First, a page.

Urinary tract infections (UTIs) are a common cause of acute illness in infants and children.
Types of urinary tract infection
UTIs can be categorised as
- Uncomplicated- the most common type of UTI resulting from a transient infection that quickly resolves without damage
- Complicated- where the cause is due to a dysfunction or disease of the urinary tract such as vesicoureteral reflux and bowel and bladder dysfunction
For a young child, a fever with no apparent cause is consideration for a possible UTI.
Symptoms of a urinary tract infection
Symptoms of a UTI in an infant can include
- Irritability and fussiness
- Poor feeding
- Lack of energy
Symptoms of a UTI in an older child may provide more clues including
- Fever or vomiting
- Burning pain when urinating
- Increased urge and frequency to urinate including overnight
- Urine that is dark coloured or cloudy, and has a strong smell
- Lower abdominal (under bellybutton) or back pain
- Blood in the urine
A word on fevers
A fever is a natural response mounted by our immune system to kill off the cause of the infection. Once the fever has done its job of clearing the infection, your child’s temperature will return to normal. Read more about the importance of fevers here.
Infants under 3 months of age, however, are at high risk of complications from fevers so it is recommended to seek medical attention immediately.
Prompt contact with your healthcare provider is also recommended for a child between 3 and 6 months of age when their
- fever is up to 38.9 degrees and they are unwell
- fever is over 38.9 degrees
How common are urinary tract infections?
In newborns, the rate of UTI infection can vary greatly from 0.7% for full-term infants, 2.9% for premature infants and 4-25% for very low birth weight infants. UTIs are more common in males for the first three months of life, after which females have higher rates. The age range of 1 to 5 years is when children are most likely to experience their first symptomatic infection with occurrence 10 to 20 times more common in preschool aged girls than boys. It is estimated that about 7.8% of girls and 1.7% of boys will have a UTI by the age of 7 and 11.3% and 3.6%, respectively, by the age of 16.
Why are girls more prone to urinary tract infections?
Girls have much shorter urethras making it easier for opportunistic pathogens to enter the urinary tract and up into the bladder.
And girls’ urethra is much closer to their anus where there is a large population of bacteria making it easier for unfavourable translocation of faecal bacteria into the urinary tract.
What is the most common cause of urinary tract infections?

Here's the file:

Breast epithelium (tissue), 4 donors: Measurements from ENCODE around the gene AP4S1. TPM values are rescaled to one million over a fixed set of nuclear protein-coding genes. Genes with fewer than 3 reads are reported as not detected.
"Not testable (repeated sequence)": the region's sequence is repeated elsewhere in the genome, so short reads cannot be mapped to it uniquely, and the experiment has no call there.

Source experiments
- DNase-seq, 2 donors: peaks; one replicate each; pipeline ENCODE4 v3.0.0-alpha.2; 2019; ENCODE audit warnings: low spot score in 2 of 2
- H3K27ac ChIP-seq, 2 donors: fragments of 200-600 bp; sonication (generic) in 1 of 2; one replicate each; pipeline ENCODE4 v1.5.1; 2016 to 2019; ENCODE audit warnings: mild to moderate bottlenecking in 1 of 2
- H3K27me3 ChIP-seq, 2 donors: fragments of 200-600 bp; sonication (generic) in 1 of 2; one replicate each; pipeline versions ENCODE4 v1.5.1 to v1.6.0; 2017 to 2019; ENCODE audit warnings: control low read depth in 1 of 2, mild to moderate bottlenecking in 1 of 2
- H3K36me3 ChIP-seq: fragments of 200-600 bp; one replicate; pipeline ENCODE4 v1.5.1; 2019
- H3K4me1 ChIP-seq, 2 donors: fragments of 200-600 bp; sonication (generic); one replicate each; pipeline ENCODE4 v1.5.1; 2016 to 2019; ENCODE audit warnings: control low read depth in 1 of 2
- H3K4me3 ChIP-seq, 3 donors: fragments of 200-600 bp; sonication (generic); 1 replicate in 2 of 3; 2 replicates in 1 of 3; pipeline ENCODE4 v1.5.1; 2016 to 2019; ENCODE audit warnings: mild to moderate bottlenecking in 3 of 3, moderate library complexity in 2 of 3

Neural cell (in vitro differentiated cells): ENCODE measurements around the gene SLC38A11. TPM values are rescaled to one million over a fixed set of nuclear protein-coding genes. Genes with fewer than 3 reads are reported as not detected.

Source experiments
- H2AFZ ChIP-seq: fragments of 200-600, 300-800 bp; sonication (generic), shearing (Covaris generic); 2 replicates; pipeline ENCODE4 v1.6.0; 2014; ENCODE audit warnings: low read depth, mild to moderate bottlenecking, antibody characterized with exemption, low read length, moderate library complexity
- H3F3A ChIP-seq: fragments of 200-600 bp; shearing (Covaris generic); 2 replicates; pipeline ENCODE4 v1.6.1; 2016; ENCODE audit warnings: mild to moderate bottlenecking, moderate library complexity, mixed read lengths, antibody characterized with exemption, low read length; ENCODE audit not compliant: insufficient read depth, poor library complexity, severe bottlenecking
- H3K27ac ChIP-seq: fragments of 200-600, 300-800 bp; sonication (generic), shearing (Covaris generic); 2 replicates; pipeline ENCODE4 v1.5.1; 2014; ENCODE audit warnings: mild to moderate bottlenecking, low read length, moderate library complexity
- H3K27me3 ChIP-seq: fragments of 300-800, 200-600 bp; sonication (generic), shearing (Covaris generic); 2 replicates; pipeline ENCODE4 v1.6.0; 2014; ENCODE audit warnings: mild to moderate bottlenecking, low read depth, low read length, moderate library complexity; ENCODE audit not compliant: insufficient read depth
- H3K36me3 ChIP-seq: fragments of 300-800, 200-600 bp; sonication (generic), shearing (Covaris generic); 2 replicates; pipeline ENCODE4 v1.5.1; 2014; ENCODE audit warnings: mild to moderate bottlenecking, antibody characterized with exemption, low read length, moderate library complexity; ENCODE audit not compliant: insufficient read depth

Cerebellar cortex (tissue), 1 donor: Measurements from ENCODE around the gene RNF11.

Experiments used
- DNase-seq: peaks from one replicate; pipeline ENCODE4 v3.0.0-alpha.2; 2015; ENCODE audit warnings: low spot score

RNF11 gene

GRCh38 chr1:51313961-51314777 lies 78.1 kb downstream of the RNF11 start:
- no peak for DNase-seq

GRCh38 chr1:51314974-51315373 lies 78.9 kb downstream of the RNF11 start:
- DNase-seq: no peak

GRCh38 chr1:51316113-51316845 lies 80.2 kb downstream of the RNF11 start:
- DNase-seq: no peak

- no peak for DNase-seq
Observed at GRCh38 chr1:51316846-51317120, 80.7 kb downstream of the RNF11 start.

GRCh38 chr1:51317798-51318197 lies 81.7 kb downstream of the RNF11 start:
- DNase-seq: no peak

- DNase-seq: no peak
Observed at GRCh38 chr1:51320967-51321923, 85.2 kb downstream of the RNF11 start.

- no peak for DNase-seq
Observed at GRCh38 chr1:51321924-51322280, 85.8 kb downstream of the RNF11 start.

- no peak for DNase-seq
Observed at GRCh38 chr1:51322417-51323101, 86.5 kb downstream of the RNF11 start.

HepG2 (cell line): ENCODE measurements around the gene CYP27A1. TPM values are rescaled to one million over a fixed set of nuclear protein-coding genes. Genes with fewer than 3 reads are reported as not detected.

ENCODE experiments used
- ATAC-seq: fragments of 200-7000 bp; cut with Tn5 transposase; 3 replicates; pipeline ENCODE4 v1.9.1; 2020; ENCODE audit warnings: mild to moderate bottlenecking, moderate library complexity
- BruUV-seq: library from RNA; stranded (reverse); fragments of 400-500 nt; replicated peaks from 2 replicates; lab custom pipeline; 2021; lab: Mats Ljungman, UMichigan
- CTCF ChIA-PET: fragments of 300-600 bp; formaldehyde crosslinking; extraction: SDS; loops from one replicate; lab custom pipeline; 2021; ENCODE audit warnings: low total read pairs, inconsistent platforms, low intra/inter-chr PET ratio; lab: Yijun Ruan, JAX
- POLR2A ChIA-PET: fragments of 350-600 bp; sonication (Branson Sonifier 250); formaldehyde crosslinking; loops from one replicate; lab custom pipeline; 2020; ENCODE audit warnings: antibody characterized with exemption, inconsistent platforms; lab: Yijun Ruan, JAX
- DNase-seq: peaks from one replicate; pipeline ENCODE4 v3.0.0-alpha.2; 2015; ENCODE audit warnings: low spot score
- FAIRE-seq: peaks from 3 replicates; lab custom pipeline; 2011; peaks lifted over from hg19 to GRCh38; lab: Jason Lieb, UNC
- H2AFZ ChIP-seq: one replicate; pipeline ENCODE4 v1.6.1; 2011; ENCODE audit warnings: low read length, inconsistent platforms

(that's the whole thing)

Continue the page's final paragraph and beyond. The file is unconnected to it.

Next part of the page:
80 to 90% of UTIs are caused by Escherichia coli (E. coli). E. coli are a normal resident of the large bowel, the lower part of our gut, but some strains called uropathogenic E. coli (UPEC) can find their way into the urinary tract, adapt to the harsh environment there. Latch on to the wall of the urinary tract such as the bladder and cause an infection.
The remaining culprits mainly include other types of bacteria, in some cases viruses and yeasts and in very rare cases even worms.
What increases my child’s risk of a urinary tract infection?
Risk factors for acute UTIs include:
- inability to completely empty bladder: either due to structural or functional abnormalities
- the uninterrupted and complete passage of urine out assists in clearing any unfavourable bacteria lurking around
- transfer of gut bugs found in stools to the opening of the urinary tract
- for girls- wiping their bottom after a poo from back to front (bottom to vagina)
- sitting in soiled nappies
- gut dysbiosis due to
- A history of maternal UTI during pregnancy can mean a 6 times greater chance of a UTI in their child
Why is my child prone to recurrent urinary tract infection?
Recurrent UTIs are defined as 3 or more urinary tract infections in a 12-month period.
Recurrent UTIs are common in children with vesicoureteral reflux and bowel and bladder dysfunction. It is important that these kids are provided with preventative treatment plans to support their immune systems and gut-urogenital microbial environments.
For those without structural or functional abnormalities, recurrent UTI risk factors include ongoing issues with hygiene, disrupted gut and urogenital microbial environments, and immune resilience.
One very important factor is the ability of bacteria such as E. coli to skilfully embed themselves into the wall of, say, the bladder, and create little community homes with a protective barrier to evade clearance by our immune system. This is a chronic infection and symptoms of a UTI will resurge alongside bouts of sluggish digestion and immunity or stress.
What does a targeted plan with your naturopathic practitioner involve?
We understand that a UTI means your child’s natural antibacterial defences have been overwhelmed and require support to get back up on their feet.
Our priorities include
- getting on top of the current infection and reducing pain and inflammation
- supporting and enhancing the immune response to zap the pathogens
- increasing fluid intake to increase flushing through the bladder and urethra
- ensuring appropriate hygiene is maintained (that means wiping front to back and changing soiled nappies as soon as possible)
- restoring and supporting a balanced gut and urogenital/ vaginal microbiome
- supporting gut and urinary tract wall integrity and repair
- reducing the risk of reoccurrence
Does this sound perfect for your child?
Get in touch with us today so we can support your child on a path to better health and immunity